December 1, 2020
Blurb: Meet Majella O’Neill, a heroine like no other, in this captivating Irish debut that has been called Milkman meets Derry Girls
Majella is happiest out of the spotlight, away from her neighbors’ stares and the gossips of the small town in Northern Ireland where she grew up just after the Troubles. She lives a quiet life caring for her alcoholic mother, working in the local chip shop, watching the regular customers come and go. She wears the same clothes each day (overalls, too small), has the same dinner each night (fish and chips, microwaved at home after her shift ends), and binge-watches old DVDs of the same show (Dallas, best show on TV) from the comfort of her bed.
But underneath Majella’s seemingly ordinary life are the facts that she doesn’t know where her father is and that every person in her town has been changed by the lingering divide between Protestants and Catholics. When Majella’s predictable existence is upended by the death of her granny, she comes to realize there may be more to life than the gossips of Aghybogey, the pub, and the chip shop. In fact, there just may be a whole big world outside her small town.
Told in a highly original voice, with a captivating heroine readers will love and root for, Big Girl, Small Town will appeal to fans of Sally Rooney, Ottessa Moshfegh, and accessible literary fiction with an edge.
Big Girl, Small Town by Michelle Gallen is an entertaining and earnest novel about Majella O’Neill, an autistic woman of 27 who works in a chip shop in a town on the border in Northern Ireland. The novel spans a week in Majella’s life after the murder of her grandmother.
Gallen wrote the story in vernacular, which definitely takes several chapters to get used to and some of the slang (“cleastered” comes to mind, which is still, even after a Google search, undefined) can only be guessed at. But the language defines the story.
I would love to say that I found the story to be as amazingly “hilarious” as many reviews indicate, but I didn’t. Certainly naming chip shops “The Cod Father” and “A Salt and Battered!” are amusing, although the latter is not quite as funny when one discovers that Majella’s gran was beaten and left to die. Comparisons to what I consider to be the hugely funny Derry Girls fall flat to me, perhaps because much of the Derry Girls is physical humor while the humor in Big Girl, Small Town is based on observations.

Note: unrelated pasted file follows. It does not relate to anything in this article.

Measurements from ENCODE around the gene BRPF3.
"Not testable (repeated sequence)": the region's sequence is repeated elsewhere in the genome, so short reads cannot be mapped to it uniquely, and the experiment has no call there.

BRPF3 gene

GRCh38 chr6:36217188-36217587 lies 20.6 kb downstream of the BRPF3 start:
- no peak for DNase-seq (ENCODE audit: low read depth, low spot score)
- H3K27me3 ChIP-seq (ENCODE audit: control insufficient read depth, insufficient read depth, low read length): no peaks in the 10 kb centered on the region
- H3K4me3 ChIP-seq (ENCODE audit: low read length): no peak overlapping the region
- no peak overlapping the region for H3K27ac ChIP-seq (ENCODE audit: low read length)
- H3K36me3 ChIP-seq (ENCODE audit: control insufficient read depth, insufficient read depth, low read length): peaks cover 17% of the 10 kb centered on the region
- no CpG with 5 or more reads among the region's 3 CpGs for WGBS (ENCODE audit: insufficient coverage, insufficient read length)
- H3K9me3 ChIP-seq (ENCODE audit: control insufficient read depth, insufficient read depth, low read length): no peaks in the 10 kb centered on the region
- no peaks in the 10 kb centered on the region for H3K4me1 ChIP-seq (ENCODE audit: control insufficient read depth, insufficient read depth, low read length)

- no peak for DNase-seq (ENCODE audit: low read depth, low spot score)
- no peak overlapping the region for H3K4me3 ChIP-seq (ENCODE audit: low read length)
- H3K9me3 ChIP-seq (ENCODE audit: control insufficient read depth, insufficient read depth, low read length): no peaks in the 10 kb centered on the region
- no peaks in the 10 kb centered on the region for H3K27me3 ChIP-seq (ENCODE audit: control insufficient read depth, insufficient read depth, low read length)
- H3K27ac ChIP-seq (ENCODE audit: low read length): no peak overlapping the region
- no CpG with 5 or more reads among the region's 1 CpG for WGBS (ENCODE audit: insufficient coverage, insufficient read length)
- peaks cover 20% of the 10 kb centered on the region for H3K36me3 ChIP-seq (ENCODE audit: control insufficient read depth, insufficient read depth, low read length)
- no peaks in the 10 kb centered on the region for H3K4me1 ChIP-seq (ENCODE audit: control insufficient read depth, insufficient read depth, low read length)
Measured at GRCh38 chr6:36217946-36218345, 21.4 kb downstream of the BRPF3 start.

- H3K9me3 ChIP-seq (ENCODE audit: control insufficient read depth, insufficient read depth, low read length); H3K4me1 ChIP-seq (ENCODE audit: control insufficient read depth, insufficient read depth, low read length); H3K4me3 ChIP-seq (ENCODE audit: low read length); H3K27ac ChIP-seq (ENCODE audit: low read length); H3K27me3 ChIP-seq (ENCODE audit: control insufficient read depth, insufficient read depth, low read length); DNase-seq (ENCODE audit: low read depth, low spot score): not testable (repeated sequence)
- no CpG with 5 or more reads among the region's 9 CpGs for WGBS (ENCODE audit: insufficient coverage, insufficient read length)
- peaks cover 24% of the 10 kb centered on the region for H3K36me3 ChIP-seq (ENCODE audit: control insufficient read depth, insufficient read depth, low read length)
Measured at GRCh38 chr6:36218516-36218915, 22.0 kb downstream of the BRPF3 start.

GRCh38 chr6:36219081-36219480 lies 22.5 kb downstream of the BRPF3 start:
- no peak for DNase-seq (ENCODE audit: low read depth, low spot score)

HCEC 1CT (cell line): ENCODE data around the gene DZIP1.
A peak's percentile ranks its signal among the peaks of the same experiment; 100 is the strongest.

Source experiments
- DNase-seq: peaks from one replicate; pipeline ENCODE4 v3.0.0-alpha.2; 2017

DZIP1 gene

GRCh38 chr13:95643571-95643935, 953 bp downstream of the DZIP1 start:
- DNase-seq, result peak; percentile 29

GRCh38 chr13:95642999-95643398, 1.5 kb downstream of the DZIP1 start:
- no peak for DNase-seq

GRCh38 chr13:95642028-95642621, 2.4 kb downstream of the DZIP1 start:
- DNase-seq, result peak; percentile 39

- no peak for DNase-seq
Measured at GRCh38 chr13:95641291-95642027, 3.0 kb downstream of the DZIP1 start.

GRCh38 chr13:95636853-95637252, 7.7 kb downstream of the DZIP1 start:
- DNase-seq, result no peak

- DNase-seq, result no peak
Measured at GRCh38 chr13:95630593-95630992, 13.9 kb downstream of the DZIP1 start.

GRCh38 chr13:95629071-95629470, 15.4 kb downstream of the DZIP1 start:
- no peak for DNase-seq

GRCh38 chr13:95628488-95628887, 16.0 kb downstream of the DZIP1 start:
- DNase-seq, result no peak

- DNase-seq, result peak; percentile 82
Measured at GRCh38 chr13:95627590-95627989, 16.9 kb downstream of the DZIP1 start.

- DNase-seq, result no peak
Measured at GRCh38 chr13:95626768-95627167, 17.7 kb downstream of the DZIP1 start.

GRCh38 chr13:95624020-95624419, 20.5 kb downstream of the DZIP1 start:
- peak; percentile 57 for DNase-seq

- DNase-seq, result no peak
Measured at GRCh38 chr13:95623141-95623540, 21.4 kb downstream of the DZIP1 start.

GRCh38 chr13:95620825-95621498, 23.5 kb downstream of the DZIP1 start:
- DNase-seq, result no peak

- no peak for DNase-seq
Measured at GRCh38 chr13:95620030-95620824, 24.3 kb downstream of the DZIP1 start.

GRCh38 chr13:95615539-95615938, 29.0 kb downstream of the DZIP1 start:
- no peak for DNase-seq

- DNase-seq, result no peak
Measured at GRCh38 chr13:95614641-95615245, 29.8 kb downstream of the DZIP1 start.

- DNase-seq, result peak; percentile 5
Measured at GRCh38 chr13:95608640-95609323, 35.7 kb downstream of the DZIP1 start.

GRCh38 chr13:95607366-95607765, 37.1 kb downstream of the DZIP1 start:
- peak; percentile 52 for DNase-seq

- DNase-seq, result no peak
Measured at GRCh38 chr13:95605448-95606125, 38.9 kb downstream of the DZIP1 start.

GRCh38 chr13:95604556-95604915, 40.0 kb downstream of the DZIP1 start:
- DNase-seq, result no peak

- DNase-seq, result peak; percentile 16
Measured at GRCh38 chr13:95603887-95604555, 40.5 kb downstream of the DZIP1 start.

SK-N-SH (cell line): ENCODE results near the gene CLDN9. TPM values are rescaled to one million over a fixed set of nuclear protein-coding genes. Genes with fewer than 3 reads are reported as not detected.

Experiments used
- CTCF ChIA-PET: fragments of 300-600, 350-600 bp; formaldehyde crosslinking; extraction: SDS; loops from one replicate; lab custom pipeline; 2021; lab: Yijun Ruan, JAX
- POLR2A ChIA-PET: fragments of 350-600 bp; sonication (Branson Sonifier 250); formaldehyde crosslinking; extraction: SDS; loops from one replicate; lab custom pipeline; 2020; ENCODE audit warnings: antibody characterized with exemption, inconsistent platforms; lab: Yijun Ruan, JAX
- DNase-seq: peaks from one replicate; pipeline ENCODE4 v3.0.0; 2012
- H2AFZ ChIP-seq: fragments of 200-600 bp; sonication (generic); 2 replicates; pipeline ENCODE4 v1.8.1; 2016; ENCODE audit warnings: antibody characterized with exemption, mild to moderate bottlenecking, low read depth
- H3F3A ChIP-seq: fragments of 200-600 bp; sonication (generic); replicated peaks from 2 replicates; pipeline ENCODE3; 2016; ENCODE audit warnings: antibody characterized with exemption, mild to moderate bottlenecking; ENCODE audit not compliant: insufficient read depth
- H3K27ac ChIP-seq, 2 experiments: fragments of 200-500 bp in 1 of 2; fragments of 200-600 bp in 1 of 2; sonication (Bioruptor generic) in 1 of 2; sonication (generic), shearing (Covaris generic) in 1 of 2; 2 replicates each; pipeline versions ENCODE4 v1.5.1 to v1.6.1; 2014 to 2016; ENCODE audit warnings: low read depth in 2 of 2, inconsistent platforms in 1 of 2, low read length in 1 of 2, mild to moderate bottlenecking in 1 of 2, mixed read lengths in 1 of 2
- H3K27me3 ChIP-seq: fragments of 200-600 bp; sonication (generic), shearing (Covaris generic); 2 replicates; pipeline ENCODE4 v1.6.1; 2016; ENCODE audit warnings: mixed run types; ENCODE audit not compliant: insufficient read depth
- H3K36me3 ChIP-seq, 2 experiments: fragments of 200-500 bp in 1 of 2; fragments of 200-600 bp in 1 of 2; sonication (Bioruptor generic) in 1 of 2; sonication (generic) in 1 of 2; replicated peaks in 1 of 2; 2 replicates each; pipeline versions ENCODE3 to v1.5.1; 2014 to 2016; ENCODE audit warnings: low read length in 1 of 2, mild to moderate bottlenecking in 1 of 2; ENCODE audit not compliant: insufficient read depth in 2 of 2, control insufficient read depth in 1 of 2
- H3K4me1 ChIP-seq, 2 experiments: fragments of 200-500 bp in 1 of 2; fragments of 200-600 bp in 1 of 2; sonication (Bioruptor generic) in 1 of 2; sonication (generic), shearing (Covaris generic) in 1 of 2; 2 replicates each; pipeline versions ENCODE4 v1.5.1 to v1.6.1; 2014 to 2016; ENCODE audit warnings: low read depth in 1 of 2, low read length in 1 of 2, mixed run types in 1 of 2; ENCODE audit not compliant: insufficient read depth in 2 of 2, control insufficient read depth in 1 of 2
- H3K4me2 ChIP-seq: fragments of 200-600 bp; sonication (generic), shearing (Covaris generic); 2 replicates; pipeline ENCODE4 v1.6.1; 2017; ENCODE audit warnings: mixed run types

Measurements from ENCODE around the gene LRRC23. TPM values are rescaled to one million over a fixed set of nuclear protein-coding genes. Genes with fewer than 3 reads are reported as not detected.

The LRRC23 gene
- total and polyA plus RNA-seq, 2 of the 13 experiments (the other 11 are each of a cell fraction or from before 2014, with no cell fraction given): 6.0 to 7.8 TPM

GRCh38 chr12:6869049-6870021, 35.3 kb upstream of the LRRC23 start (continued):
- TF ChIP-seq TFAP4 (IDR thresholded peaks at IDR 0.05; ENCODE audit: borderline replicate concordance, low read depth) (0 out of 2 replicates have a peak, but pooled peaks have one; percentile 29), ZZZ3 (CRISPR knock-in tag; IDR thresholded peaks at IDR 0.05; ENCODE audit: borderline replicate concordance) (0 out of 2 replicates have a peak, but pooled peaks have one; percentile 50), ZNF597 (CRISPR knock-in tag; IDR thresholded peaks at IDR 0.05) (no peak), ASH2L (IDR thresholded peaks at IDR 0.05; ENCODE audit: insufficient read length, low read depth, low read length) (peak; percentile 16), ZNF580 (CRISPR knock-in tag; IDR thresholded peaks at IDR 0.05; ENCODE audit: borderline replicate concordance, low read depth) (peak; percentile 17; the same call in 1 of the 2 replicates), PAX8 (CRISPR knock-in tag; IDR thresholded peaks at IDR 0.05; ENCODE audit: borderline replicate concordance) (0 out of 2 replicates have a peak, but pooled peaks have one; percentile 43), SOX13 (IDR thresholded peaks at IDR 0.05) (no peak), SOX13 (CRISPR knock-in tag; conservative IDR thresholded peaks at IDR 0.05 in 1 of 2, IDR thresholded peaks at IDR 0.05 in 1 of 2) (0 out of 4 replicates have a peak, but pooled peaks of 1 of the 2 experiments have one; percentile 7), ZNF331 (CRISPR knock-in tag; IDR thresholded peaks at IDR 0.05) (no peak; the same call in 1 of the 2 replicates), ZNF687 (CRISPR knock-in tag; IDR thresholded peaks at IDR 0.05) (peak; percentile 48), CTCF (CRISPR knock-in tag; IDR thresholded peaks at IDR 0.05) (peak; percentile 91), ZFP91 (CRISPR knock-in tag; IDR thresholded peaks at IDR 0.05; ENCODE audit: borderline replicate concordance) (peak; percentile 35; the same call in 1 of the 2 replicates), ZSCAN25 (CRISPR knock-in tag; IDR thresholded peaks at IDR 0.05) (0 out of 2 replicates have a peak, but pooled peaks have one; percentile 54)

I found some parts of the novel to be disturbing and have tried to determine why it was necessary to include them. What does a detailed description of drowning tiny kittens accomplish as part of the narrative? A lesson that the weak don’t survive? That life is not under your control? Or, is it meant to impart nothing at all, except to leave this particular reader upset.
Where Big Girl, Small Town excels is in its character study of Majella. She is far more intelligent and intuitive than people give her credit for and she is an interesting combination of naïve and insightful. At the end of the novel, the reader knows/hopes that Majella will surprise all of the people who’ve underestimated her and taunted her over the years. I also hope that Majella finds an ally now that her beloved grandmother is gone.
While I began reading Big Girl, Small Town expecting a different type of novel, I did ultimately enjoy it. And, I suspect a second reading would definitely enhance my experience because between the use of vernacular and with so much occurring within the novel–deceptively–since, while the action is all within a week’s time, it also encompasses the unique life in Northern Ireland with the history being very much the present, just less so, I know I missed and would appreciate many scenes more. There are so many unanswered questions: what happened to Majella’s father? Who killed her grandmother? The answers are hinted at, indicating deeper levels than what the reader assumes from the surface. Perhaps I’ll even appreciate the funny bits more .
I received an ARC in exchange for an honest review.
4 out of 5 butterflies
ABOUT THE AUTHOR:
Michelle Gallen was born in County Tyrone in the mid 1970s and grew up during the Troubles a few miles from the border between what she was told was the “‘Free” State and the “United” Kingdom. She studied English literature at Trinity College Dublin and won several prestigious prizes as a young writer. Following a devastating brain injury in her midtwenties, she co-founded three award-winning companies and won international recognition for digital innovation. She now lives in Dublin with her husband and kids.